Reviewbr> “Holy mother of god it's the deceased!" - Father Vincent
Director David Blyth is perhaps best known for the Kiwi classic dark genre effort Death Warmed Up (1984). He has recently returned to the dark genre with 2010's Wound, a movie that is already dividing audiences but which on the surface appears to be one hell of a ride through the surreal blood bath of insanity. In between these movies Blyth delved into light horror with the Young Adult orientated Grampire aka My Grandpa is a Vampire to give the movie it's more known North American title. Like the monster the movie focuses on Grampire turned out to be a pretty elusive beast to track down. In fact I failed completely in my quest to find the product till Charles Eggen of the excellent nzvideos.org managed to unearth a copy and send it my way. Huge thanks to Charles for taking the time to put me in touch with this forgotten classic of New Zealand cinema. So hey lets get the thirst on and check this bad boy out.
Lonny is a Californian teen sent down to Kiwiland to stay with his Aunt while his Family are away touring, father is a member of an Orchestra. Lonny is only too pleased to meet up again with his beloved Grandfather and his best friend Kanziora. His grandfather isn't travelling too well and his Aunt believes he might not be long for the world. Kanziora picks up on a few clues and starts to wonder if the old man might not be a vampire. Turns out he is, but that's going to be the least of Lonny's troubles as he tries to protect his grandfather from a local turned vampire hunter as his vacation turns into high adventure.
The opening scene of Grampire, while ensuring the Audience is well aware the old fella is a member of the undead, no not talking Young Nationals here, also made me wonder if Joel Schumacher hadn't touched bases with this movie prior to helming The Lost Boys (1987). There's a very similar aerial shot that reprises David Blyth's work with an overhead pan above the town in the later movie. Other similarities would be the small coastal nature of both communities and Grampire's Lonny looking like a younger Sam from Schumacher's movie. Not saying we're talking a direct copy, but the influences are pretty obvious if you get the chance to play the movies back to back. Blyth has a smaller budget but some of the scenes are remarkably similar in atmosphere and use of lighting. Of course both movies are descendants of a long tradition and borrow heavily from previous classics in the sub genre.
Blyth is making a Young Adult orientated movie and hence dispenses with all the blood and gore to present a more relaxed comedy orientated film than you might expect. Hey the lead is Al Lewis who was the Grandfather in the at times hysterical The Munsters, hardly anyone would have cast him as a Nosferatu with an insatiable blood lust if they wanted to be taken seriously. The Director does managed to get the tension and atmosphere happening however and on a few occasions I was wondering if things weren't about to take a darker turn, i.e Grandpa outside Kanziora's bedroom wanting a drink on a heavily mist filled evening. If you have shaken hands with any of Hammer's vampire classics than you will known the sort of atmospherics Blyth is endeavouring to layer on his movie. There's a whole feeling of classic vampire to Grampire that was a welcome nostalgic journey for yours truly.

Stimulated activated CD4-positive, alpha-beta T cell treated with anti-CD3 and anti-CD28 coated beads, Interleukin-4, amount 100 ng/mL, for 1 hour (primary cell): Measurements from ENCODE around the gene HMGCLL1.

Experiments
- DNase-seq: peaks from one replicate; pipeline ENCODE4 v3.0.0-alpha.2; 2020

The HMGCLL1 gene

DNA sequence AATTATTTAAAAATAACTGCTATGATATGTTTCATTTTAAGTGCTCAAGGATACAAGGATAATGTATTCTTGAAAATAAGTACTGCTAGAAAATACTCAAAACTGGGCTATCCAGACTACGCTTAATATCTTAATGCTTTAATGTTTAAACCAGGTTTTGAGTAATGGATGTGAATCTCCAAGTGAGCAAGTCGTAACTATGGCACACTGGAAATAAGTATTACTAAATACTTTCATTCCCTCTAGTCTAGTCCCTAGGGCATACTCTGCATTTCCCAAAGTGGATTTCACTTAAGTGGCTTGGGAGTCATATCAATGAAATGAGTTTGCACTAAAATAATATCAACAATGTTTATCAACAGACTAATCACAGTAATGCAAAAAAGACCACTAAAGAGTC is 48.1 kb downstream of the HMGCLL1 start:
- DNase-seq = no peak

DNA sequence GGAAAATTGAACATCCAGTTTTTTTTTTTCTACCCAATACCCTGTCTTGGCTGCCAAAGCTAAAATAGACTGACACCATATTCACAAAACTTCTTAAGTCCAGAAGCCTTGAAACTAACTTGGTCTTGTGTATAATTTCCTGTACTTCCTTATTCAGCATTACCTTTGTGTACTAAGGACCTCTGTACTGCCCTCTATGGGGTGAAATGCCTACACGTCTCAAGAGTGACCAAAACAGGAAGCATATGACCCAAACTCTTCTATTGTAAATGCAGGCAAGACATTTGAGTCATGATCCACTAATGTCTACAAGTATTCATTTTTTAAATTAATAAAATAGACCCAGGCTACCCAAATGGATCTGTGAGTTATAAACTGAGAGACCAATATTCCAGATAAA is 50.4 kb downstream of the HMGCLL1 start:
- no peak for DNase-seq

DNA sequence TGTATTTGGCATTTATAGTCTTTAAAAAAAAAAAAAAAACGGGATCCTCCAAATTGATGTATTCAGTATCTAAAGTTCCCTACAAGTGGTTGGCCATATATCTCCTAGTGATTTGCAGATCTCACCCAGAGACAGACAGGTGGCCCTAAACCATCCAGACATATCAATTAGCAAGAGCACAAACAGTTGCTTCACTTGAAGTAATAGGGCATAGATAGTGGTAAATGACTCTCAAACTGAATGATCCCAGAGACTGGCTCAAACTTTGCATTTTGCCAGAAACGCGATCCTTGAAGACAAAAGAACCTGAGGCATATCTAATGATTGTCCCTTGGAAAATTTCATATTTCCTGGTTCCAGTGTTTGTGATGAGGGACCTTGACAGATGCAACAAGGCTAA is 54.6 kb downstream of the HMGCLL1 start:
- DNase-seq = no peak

For Kiwis growing up during the naive years New Zealand experienced in the 1970s there's a ring of crystal going down to both the dialogue and the background situations. Well okay taking into account vampirism wasn't a major health scare in Kiwiland during the 1970s. Anyone else had to suffer through the twin terrors of the family beach excursion where basically Dad packed up the entire house for the afternoon to hit the sand with, or the family barbie that consisted of burnt sangers and fat dripping lamb chops? Also the sound of race calls in the background at Kanziora's house brought back some memories. Director Blyth has managed to recreate a nostalgic New Zealand that probably only existed in front of rose tinted glasses.
The movie is littered with jokes, sight gags, and Al Lewis giving a particularly demented performance. Kanziora's Father in one scene is reading the paper “Truth & TV” with the headline “Aliens Stole My Turnips”. The Vampire hunter is particularly unsuited to his savant role, the list goes on. Not surprisingly Kanziora is the resident vampire expert, he also has an interest in film monsters judging from his bedroom, his knowledge gained from Hollywood with particular reference to Bela Lugosi.
Possibly letting the movie down, here I'm going to call the blue filters used to depict night time as working for the atmosphere, are a number of minor issues. The international jet landing toward the start of the movie would have done justice to a Thunderbirds episode in terms of effects but remains an anarchism for a feature film, the score is overly intrusive in places, what was the story with the Mozart pieces, and Justin Gocke (Lonny) in particular delivers such a poor performance that it becomes almost cringe worthy.
On the bright side Blyth delivers some new spins on vampire lore that actually works to the benefit of the movie without having the Audience cringing.
I was actually real pleased to have finally got a viewing of Grampire and would once again like to extend my thanks to Charles Eggen for the opportunity. The movie kept me entertained throughout and sent some twists in my direction, the Priest for example doesn't fit into the role we might have been expecting. I was happy with the movie overall and noted the poignant ending was effective. Recommended to folks with early teens or younger who want to put the kids in front of a wholesome family movie.
ScaryMinds Rates this movie as ...br> br> Blyth delivers a YA without the bite but with plenty of entertainment value.